Report card on the Indian left

The Indian mainstream Left has been enjoying unprecedented influence in Delhi´s corridors of power since the results of the May 2004 general elections. With 63 members in the Lower House of the Parliament, the Left Front is a crucial ally of the Congress-led United Progressive Alliance (UPA) government, and holds the key to its survival. The Communist Party of India-Marxist and the Communist Party of India, key constituents of the Front, have not hesitated to exert this political strength to influence policy, despite supporting the government only from outside.

In their hour of unprecedented influence in national affairs, however, the mainline communists have caused intense consternation among diverse actors while being the target of harsh criticism. From the stock markets, which plummeted the day the present political alignment took shape, to the traditional Right that senses a weakening of its Hindutva project, the Left´s new-found power is greeted with opposition and worry. Meanwhile, self-proclaimed pragmatists as well as sections of the liberal intelligentsia and media view the CPM and CPI as being out of touch with international realities of American hegemony and unbridled economic globalisation. The Left´s caution against economic ´reforms´ in times when the IMF model of growth is regarded as sacred means that they are seen as the harbinger of a return to the ´dark´ days of ´failed´ state socialism.

The vilification, however, is more broad-based. And this time, it comes from within the Lai Parivar, the red fold. The ultra-left, represented by the Communist Party of India (Maoists), whose presence has been growing across east and south India, believe that the CPI and CPM are revisionist in character. These Naxalites allege that the ´official Left´ has given up revolutionary struggle, sold out to the ruling classes, and cannot claim to represent the interests of the poor and marginalised.

Bringing back sanity
With criticism of the Left occupying such a large share of the national public discourse, it is easy to see them as the force stalling India´s much-hallowed march towards superpower status. However, such an assumption is flawed, for it ignores the significant political contribution being made by the Lett.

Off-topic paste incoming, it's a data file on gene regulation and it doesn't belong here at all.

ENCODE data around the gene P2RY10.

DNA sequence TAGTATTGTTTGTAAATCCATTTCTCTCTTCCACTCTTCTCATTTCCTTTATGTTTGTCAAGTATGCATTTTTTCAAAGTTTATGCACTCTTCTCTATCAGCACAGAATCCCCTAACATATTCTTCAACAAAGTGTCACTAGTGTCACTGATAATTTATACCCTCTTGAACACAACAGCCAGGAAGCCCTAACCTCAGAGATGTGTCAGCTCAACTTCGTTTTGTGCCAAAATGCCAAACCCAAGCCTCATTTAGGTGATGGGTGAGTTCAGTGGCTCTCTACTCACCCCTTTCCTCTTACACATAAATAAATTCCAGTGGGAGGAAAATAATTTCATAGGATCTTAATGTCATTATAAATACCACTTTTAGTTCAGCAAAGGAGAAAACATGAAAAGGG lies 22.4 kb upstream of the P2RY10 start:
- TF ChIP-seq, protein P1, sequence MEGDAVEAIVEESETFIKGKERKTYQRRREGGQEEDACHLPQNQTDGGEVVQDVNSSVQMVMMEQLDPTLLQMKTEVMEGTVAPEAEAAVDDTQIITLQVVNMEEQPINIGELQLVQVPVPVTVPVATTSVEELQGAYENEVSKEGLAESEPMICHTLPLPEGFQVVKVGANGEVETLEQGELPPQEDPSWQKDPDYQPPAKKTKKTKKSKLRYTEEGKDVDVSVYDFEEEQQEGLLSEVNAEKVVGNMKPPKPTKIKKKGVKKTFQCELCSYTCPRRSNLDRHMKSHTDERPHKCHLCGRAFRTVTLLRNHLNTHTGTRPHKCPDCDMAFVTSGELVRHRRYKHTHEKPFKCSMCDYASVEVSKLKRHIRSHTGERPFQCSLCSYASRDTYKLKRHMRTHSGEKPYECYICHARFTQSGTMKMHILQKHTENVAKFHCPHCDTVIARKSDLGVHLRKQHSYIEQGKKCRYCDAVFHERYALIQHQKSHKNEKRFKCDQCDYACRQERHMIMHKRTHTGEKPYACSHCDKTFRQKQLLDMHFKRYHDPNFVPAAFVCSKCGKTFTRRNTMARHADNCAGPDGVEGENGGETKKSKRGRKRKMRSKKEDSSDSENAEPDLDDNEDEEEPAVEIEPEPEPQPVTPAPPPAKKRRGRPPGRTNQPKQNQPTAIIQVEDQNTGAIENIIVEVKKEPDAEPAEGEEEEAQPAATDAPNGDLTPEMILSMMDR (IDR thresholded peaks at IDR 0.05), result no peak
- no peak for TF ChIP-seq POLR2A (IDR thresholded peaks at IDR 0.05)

Given the composition of the present Lok Sabha, the alternative to a center-left UPA coalition would have to be another coalition, probably headed by the right-wing Bharatiya Janata Party, or an unstable mix of smaller parties. Liberals, who pride themselves on their secularism but would not like to be held back by ´populist´ communist positions, tend to forget that the mainstream Left has played a key role in ensuring that the communal I3JP is kept out of power, and the mandate of the 2004 elections is respected. That mandate, coming in the wake of the 2002 Gujarat killings and a blistering ´India Shining´ campaign by the B)P, was a rejection of divisive political and economic policies, and a demand by the majority – the poor of the country – to be heard. The BJP-led government´s tenure was marked by-economic policies catering to the upper- and middle-classes and a political programme of Hindu majoritarianism, most clearly reflected in the saffronisation of education and the riots in Gujarat. The Left must be given credit for playing its part in respecting this plea for a more inclusive polity.

Efforts at translating this message into practice have begun. There is a visible shift in public discourse from ´Mandir´ and ´Muslims´ to basic livelihood issues. While the earlier government had its model of growth clearly based on foreign exchange reserves and Foreign Direct Investment inflow that have little real impact on the poor and deprived, the enactment of the Employment Guarantee Act and the Right to Information Act by the UPA government promises to make a difference at the grassroots- The former provides employment opportunities to those below the poverty line in 150 of India´s poorest districts initially, and the information legislation breaks the stranglehold of the bureaucracy and vests citizens with the right to question the state. The communist parties had been strong advocates for the enactment of these laws, and are now in the process of pushing for its expeditious implementation.